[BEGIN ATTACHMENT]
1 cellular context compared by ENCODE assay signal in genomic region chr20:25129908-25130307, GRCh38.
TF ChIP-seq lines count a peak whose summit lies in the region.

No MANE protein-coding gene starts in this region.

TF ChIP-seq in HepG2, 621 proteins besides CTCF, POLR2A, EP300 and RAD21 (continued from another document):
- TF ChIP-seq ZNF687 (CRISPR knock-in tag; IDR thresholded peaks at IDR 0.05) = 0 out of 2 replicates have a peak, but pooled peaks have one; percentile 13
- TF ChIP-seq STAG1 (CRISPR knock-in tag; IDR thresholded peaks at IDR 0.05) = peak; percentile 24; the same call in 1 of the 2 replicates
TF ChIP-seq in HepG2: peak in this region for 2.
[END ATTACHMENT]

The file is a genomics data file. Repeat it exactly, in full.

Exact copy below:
1 cellular context compared by ENCODE assay signal in genomic region chr20:25129908-25130307, GRCh38.
TF ChIP-seq lines count a peak whose summit lies in the region.

No MANE protein-coding gene starts in this region.

TF ChIP-seq in HepG2, 621 proteins besides CTCF, POLR2A, EP300 and RAD21 (continued from another document):
- TF ChIP-seq ZNF687 (CRISPR knock-in tag; IDR thresholded peaks at IDR 0.05) = 0 out of 2 replicates have a peak, but pooled peaks have one; percentile 13
- TF ChIP-seq STAG1 (CRISPR knock-in tag; IDR thresholded peaks at IDR 0.05) = peak; percentile 24; the same call in 1 of the 2 replicates
TF ChIP-seq in HepG2: peak in this region for 2.